Kenya suffered severe drought earlier this year that made worse growth of agriculture whose growth had decelerated in 2016.

Economic Survey for 2017 indicates that growth in agriculture value added decelerated from a revised 7.2 per cent in 2015 to 4.4 per cent in 2016 occasioned by insufficient rains.

Most affected was Kenya's staple crop maize whose production declined from 42.5 million bags in 2015 to 37.1 million bags in 2016. The winner of the poll may borrow from the recommendations by state-funded think tank Kenya Institute for Public Policy Research and Analysis (KIPPRA), whose recent brief to the government called on training of farmers on technology-led appropriate farming methods to improve food security.

The growing effects of climate change that has affected rain patterns means that there is also need to increase investments in small and large scale irrigation systems.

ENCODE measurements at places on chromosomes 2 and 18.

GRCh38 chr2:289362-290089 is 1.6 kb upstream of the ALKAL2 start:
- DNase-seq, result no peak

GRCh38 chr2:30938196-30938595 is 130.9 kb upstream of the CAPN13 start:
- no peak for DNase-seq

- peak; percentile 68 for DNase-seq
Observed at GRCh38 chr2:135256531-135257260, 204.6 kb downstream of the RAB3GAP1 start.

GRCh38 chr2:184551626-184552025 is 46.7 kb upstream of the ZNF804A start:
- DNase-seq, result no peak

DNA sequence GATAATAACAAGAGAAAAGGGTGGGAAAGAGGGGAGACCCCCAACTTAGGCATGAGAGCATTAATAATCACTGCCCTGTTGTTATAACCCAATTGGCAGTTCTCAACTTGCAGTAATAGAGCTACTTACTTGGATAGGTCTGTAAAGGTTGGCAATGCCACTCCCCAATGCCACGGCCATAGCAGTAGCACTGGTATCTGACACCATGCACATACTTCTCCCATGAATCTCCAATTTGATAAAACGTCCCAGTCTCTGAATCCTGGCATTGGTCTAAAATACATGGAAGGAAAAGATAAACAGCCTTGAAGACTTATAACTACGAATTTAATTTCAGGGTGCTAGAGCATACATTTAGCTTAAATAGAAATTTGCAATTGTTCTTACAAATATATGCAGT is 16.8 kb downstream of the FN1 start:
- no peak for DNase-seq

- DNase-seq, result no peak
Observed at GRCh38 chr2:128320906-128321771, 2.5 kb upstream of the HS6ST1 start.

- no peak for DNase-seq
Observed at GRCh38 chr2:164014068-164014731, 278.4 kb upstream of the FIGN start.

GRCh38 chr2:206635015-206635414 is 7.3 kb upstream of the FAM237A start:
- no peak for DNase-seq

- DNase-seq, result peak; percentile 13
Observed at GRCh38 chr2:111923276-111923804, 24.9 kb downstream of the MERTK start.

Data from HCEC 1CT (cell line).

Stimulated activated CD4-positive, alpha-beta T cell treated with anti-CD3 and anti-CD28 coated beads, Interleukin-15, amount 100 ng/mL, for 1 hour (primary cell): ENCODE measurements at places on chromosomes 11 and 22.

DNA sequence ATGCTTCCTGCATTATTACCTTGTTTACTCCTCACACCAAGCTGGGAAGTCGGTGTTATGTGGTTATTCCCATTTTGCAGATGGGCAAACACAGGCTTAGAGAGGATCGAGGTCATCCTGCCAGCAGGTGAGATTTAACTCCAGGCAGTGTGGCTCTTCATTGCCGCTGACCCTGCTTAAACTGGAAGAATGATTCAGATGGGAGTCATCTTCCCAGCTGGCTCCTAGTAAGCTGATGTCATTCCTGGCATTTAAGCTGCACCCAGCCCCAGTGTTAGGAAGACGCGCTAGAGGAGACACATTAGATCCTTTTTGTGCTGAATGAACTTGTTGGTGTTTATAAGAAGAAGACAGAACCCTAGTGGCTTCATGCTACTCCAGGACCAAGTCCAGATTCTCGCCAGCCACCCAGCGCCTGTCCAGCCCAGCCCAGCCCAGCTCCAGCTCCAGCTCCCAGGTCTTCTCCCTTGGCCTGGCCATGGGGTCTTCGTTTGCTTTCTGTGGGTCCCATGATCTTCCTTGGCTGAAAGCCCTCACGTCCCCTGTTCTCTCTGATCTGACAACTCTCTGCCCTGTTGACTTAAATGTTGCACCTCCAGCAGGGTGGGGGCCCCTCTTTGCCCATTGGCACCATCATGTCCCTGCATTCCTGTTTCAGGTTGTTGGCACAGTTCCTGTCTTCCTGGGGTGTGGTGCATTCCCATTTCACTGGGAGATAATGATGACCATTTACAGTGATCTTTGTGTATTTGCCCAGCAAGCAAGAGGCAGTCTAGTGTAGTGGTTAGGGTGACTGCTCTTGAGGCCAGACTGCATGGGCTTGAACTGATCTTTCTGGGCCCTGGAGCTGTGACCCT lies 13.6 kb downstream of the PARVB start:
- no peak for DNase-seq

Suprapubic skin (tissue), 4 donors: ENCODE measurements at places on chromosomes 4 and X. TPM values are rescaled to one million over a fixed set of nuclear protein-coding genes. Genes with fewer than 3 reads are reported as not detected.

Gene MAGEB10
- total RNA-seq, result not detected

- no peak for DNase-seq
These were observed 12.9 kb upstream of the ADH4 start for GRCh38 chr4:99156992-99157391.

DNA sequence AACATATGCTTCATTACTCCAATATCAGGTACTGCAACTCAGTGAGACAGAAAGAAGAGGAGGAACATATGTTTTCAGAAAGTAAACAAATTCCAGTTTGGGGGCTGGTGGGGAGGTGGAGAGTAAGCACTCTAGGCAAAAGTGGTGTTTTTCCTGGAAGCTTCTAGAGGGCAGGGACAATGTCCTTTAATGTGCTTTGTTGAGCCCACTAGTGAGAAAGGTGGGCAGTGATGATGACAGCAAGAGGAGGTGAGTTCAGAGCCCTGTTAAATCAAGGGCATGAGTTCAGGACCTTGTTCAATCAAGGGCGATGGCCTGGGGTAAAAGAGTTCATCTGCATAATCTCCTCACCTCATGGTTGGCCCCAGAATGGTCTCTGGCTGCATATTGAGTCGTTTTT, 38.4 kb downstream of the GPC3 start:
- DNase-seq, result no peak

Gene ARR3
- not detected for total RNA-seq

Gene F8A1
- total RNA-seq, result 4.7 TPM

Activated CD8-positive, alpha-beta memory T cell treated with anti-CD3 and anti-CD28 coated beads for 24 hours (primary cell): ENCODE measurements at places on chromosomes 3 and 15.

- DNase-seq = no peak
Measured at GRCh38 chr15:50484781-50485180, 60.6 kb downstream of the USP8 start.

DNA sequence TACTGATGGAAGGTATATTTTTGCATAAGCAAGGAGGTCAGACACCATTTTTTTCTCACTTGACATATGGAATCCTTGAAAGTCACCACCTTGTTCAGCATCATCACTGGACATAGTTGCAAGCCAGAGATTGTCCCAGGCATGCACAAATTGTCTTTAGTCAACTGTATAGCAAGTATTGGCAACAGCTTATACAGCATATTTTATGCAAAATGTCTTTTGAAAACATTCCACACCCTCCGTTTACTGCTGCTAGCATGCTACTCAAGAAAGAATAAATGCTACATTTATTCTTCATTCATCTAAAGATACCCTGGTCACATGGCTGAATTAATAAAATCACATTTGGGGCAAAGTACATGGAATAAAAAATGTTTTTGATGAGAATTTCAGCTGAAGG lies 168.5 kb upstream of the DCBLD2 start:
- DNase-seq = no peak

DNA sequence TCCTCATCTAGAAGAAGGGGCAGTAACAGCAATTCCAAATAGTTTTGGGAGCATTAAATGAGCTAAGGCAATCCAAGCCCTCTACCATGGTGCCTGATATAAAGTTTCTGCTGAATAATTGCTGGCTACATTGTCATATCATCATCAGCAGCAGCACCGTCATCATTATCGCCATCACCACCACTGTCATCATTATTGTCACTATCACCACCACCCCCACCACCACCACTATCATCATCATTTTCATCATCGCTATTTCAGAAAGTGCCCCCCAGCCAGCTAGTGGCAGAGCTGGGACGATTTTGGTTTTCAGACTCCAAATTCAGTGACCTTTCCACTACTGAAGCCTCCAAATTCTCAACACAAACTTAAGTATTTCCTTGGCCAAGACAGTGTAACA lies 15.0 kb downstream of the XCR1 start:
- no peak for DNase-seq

KIPPRA also recommended solutions to reduce post-harvest losses that are estimated to be 20-30 per cent of the harvested crop.

READ: Kenya’s borrowing has crossed the red line, Kippra warns

Additionally, the winner of presidential poll will need to address the collapsing sugar industry, which is blamed on several factors among them poor choice of cane grown by farmers and failure to modernise and privatise various state-owned sugar factories. Sugar growing is the key driver of western Kenya's economy.